Written by Chris Brogan and Julien Smith, Trust Agents: Using the Web to Build Influence, Improve Reputation, and Earn Trust is for everybody, including folks who think that they have already achieved the status of being “trust agents,” and who believe they know all the ropes and tricks of the social media business. I say this from the start because a young entrepreneur was telling me that this book addresses people either looking for Trust Agents or hoping to become one. “Do you see yourself as a Trust Agent?” I asked. “Kind of,” he responded somewhat coquettishly, immediately mentioning that he had thousands of followers on Twitter for his company. He “had a reputation,” and he had “earned it.” As if any reputation were a “good” one by default (the internet version of “any publicity is good publicity”)! As if a “good” reputation at any given time entitled anybody or any company to be trusted in perpetuity. Madoff was a “Trust Agent” in his field, and remained so for a long time mainly because people are so scared at the idea of trusting people that they are even more scared at the idea of questioning the trust they have placed in them… All of this to say that this book addresses anybody: the perpetweeters who feel like inductees into the Web-pantheon — yet can be dismantled as easily as any statues – and, of course, those who wonder how to expand their influence.
The book is structured around the six main features of a Trust Agent:
1. They make they own game. Nothing to do with ego packaging. They are the people who set new rules and provide a novel or interesting perspective on things.
2. They are “one of us.” The expression “social media” maybe somewhat redundant, except that the Web can also be the playing ground of antisocial nerds and weirdos. Trust Agents are people we can relate to and care about others.
3. They understand the principle of the lever – or the Archimedes effect (“Give me a place on which to stand, and I will move the earth”) and empower others.
4. They are marvel-ous connectors — they have the power of an “Agent Zero.” “No matter where they go, trust agents have a desire to connect good people together.” They are not mere networkers and are more like relationship facilitators.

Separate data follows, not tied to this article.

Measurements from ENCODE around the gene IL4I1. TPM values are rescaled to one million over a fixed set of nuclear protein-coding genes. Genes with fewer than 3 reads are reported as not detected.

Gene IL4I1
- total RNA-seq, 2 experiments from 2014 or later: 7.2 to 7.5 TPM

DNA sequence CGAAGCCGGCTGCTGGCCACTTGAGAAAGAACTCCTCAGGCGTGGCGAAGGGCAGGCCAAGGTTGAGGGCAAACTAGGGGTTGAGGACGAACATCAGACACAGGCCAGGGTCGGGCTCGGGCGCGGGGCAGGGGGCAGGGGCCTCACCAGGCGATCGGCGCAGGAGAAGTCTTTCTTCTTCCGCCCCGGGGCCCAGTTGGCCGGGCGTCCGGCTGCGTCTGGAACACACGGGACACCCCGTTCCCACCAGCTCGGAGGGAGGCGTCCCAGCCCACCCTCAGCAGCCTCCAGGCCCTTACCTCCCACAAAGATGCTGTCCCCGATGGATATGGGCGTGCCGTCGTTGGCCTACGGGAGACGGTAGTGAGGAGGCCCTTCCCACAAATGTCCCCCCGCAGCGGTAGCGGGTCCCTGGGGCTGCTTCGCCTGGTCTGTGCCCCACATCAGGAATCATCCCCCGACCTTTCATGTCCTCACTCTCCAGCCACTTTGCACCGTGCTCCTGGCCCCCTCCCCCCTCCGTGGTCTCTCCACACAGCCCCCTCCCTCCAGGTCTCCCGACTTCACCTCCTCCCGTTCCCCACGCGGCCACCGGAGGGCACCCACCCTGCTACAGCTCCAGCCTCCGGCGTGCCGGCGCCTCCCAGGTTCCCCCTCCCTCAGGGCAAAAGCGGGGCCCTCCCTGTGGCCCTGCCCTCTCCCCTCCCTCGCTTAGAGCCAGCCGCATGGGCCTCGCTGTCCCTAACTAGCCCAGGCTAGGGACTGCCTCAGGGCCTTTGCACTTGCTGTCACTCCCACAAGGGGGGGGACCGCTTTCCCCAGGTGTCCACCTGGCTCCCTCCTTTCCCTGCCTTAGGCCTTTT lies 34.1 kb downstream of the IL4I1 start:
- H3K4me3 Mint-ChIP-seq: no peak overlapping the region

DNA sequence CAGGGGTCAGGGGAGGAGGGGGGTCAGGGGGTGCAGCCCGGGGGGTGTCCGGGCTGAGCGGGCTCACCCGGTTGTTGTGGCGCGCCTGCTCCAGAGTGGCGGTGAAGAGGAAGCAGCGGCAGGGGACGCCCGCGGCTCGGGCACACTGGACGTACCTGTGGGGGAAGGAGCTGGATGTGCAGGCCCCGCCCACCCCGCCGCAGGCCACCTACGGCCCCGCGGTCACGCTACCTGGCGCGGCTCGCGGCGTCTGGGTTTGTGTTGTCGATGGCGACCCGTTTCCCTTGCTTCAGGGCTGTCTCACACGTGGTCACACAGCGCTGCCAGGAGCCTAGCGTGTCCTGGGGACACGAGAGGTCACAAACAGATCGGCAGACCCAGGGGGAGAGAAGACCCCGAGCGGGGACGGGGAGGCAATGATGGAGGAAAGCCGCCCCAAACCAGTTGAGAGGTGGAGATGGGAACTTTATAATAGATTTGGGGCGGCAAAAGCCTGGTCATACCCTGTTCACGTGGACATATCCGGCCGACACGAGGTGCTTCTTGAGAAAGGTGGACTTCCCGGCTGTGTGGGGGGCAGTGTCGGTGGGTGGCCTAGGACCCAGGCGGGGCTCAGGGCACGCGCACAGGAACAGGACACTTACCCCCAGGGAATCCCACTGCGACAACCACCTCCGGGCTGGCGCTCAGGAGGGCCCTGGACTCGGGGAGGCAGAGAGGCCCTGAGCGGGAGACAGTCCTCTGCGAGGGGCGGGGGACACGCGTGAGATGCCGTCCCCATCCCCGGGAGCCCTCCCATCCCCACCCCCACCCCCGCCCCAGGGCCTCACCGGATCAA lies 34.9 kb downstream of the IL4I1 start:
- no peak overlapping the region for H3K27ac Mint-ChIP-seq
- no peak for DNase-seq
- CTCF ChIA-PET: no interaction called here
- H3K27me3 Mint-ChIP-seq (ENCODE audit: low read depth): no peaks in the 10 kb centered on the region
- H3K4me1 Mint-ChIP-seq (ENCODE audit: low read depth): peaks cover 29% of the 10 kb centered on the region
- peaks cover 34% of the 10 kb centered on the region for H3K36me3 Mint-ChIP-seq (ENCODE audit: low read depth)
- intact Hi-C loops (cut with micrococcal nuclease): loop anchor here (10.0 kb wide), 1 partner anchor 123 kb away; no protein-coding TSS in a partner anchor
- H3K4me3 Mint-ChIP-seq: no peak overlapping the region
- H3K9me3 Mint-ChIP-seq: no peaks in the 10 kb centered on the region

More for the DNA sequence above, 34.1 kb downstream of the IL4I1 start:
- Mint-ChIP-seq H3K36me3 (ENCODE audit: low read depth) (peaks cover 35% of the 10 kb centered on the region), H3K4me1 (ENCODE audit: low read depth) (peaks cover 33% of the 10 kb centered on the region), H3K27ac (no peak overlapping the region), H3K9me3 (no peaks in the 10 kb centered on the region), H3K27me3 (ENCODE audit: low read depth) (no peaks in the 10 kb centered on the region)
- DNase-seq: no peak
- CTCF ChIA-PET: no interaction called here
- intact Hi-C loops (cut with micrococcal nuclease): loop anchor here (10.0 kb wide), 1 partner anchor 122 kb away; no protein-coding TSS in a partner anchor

5. They are human artists. On the Web, we are deprived on 93 percent of all the human signals (38 percent vocal tones and 55 percent body movement), which exposes anybody to a number of blunders. They understand the subtle aesthetics and the etiquette of communication.
6. They know how to “build an army.” You can’t do it alone. But how can you best convince thousands of ronin and lone rangers to join in and follow? The loyalty of people is first and foremost your loyalty, as a Trust Agent, to them. The Kmart incident (http://www.chrisbrogan.com/advertising-and-trust/) let the authors realize that “there are agreements, often implicit, between people and that these social contracts need to be clear and understood at all times.”
The chapter “Build an Army” ends with an interesting statement: “Most of the meat of the business isn’t in using these [social media] tools, but rather in how they are applied uniquely to your organization.” The how requires a new type of skill, and tellingly enough, the conclusion of the book starts with an interesting statement: “Business, it feels, is becoming an art,” the art of humanizing people that you may never see, and at looking at a random collection of people as real human beings emotionally connected by what the authors often call a “social contract.” Push marketers are doomed to belong to another age, and social media marketing, still kind of a sidekick in marketing organizations, will be the cornerstone of the next marketing age – one governed by a completely new understanding of the value of customer service.
I like this book for many reasons. It’s pragmatic and offers actionable advice to individuals and business leaders. I like the underlying assumption of a good-natured, transparence-driven popular sovereignty of digital natives that trust agents must respect to remain trust agents – and not turn into a body of traders controlling the social media business. I was interested by the fact that it is written by two authors who end up complementing each other as they express the complexity of a social media scene, the strange confluence of behaviors that we have caught from living on the Internet for the last 15 years, playing computer and video games (from the first SimCity to MMO games), reading American comic-books while still breathing in the real world.
A little while ago, Julien Smith offered an interesting tweet: “if websites were people” with an image from http://imgur.com. Each individual may be all these personas at once — yes, building effective social marketing campaigns will require art and science.
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